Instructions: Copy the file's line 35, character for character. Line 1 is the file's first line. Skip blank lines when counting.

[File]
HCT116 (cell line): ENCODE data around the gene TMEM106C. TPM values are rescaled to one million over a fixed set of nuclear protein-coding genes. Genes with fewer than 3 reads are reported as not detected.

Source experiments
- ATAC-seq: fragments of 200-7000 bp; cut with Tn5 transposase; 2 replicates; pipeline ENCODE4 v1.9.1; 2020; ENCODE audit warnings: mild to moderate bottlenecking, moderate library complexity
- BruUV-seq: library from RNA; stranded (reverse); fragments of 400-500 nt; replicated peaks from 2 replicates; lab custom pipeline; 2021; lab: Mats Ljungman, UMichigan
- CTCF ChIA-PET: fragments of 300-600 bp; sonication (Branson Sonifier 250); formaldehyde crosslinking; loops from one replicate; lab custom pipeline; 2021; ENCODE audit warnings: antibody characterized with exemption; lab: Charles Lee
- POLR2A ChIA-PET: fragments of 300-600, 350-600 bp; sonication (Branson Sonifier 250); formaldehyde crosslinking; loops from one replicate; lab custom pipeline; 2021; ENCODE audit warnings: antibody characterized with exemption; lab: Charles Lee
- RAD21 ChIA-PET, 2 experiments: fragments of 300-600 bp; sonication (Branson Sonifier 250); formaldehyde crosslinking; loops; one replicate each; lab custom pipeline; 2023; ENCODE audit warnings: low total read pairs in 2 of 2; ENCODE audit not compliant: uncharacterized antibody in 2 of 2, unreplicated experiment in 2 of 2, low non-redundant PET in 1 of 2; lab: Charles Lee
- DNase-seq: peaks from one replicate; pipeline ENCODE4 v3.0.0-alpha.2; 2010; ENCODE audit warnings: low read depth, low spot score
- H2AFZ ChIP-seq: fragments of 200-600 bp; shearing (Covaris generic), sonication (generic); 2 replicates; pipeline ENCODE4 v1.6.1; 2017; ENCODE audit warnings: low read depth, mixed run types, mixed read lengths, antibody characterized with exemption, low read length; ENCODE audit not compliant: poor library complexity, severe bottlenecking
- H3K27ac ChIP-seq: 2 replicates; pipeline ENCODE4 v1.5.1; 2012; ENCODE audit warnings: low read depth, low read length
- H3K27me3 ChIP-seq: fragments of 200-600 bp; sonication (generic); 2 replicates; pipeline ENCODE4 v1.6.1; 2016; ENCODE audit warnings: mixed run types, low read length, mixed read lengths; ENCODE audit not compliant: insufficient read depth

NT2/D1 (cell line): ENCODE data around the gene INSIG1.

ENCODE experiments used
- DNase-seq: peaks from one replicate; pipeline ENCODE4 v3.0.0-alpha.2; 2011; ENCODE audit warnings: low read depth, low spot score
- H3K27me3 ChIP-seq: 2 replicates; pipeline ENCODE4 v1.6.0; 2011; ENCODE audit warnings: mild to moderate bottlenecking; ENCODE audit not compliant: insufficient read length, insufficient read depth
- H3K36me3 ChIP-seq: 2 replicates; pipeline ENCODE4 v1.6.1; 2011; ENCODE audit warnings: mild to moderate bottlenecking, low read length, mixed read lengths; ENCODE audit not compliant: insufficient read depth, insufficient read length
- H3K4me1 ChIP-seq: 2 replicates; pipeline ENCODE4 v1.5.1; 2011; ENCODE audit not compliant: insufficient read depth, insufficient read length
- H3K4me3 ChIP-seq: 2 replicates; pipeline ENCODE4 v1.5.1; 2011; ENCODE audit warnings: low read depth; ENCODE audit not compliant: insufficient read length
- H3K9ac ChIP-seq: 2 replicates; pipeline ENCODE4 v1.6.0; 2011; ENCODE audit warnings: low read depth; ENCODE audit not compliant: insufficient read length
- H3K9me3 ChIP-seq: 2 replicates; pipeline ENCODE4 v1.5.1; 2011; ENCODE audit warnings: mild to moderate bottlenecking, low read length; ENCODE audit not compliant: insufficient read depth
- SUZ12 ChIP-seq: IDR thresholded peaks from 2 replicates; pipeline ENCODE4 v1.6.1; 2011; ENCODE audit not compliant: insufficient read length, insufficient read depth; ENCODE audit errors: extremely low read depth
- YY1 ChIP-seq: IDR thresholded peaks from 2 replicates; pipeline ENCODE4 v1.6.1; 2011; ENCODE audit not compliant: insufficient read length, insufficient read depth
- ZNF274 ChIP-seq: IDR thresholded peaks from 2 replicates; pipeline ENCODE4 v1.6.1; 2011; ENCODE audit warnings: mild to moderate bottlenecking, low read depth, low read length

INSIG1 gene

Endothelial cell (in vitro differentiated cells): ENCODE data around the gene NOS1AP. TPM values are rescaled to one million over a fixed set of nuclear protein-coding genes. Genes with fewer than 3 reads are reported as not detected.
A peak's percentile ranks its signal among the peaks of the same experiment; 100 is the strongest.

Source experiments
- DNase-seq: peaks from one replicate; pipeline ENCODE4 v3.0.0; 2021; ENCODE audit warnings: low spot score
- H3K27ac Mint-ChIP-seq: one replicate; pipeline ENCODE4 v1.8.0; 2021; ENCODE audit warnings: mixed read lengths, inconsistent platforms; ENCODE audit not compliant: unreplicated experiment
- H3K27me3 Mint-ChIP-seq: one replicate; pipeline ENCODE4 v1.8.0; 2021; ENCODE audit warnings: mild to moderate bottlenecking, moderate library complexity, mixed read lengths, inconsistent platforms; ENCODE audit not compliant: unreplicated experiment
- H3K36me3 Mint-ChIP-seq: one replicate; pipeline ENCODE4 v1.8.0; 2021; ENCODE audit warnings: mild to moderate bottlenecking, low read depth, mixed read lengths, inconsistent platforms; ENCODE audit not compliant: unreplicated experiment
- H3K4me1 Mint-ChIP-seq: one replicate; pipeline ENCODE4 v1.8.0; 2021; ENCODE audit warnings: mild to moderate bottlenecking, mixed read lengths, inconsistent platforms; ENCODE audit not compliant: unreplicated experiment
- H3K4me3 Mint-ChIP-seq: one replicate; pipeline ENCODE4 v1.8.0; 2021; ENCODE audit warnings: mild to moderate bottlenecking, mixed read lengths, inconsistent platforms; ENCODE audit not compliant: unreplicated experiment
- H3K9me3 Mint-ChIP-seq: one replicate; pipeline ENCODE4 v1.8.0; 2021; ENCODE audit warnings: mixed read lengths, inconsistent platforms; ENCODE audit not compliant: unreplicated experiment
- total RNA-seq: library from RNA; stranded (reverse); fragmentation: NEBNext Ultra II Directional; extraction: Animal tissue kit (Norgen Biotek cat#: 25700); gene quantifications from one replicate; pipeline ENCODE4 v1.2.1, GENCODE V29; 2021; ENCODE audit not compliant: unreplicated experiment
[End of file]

- total RNA-seq: library from RNA; stranded (reverse); fragmentation: NEBNext Ultra II Directional; extraction: Animal tissue kit (Norgen Biotek cat#: 25700); gene quantifications from one replicate; pipeline ENCODE4 v1.2.1, GENCODE V29; 2021; ENCODE audit not compliant: unreplicated experiment